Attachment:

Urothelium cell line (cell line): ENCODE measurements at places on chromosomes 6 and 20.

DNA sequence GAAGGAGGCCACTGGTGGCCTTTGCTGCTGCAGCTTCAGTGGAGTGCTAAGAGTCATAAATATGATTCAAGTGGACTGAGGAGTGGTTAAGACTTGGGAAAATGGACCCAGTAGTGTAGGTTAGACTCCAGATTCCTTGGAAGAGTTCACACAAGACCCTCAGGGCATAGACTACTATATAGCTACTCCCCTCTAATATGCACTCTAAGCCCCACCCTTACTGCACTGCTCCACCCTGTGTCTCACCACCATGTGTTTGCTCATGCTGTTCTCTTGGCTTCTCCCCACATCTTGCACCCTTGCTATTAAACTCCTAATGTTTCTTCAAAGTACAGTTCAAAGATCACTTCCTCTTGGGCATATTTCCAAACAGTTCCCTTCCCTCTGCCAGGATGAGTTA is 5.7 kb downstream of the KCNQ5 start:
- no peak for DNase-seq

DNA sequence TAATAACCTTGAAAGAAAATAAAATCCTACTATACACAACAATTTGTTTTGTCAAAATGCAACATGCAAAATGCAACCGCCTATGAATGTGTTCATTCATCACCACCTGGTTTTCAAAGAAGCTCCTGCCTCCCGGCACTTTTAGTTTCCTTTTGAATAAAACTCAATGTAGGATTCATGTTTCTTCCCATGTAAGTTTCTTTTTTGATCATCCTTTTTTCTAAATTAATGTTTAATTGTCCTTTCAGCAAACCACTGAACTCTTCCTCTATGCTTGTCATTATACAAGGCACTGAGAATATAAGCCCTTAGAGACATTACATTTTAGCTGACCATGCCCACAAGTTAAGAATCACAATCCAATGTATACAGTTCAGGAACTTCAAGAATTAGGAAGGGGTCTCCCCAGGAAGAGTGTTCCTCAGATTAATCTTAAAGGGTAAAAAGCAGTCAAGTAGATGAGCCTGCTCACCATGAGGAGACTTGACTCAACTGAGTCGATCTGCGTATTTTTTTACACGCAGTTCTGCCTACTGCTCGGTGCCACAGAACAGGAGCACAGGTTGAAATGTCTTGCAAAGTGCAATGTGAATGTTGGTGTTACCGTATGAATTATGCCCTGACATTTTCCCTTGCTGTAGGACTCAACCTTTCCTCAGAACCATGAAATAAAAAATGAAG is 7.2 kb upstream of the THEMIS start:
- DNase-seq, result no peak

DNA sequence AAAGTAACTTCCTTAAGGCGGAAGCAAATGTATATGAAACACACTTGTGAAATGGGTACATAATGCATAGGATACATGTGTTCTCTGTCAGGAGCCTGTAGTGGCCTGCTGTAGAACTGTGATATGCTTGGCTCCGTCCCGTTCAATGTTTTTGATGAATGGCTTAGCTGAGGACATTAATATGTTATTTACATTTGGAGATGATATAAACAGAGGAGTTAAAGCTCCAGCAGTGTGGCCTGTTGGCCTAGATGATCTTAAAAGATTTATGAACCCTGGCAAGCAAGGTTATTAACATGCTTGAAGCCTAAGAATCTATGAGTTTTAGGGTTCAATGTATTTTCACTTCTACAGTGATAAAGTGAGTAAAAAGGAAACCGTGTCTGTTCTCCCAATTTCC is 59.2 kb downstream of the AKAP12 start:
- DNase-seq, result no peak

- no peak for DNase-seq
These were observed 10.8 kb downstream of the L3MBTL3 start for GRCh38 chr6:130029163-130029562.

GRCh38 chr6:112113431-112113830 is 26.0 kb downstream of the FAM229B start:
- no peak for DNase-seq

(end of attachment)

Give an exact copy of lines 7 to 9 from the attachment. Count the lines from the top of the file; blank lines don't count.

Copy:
- DNase-seq, result no peak

- no peak for DNase-seq
These were observed 10.8 kb downstream of the L3MBTL3 start for GRCh38 chr6:130029163-130029562.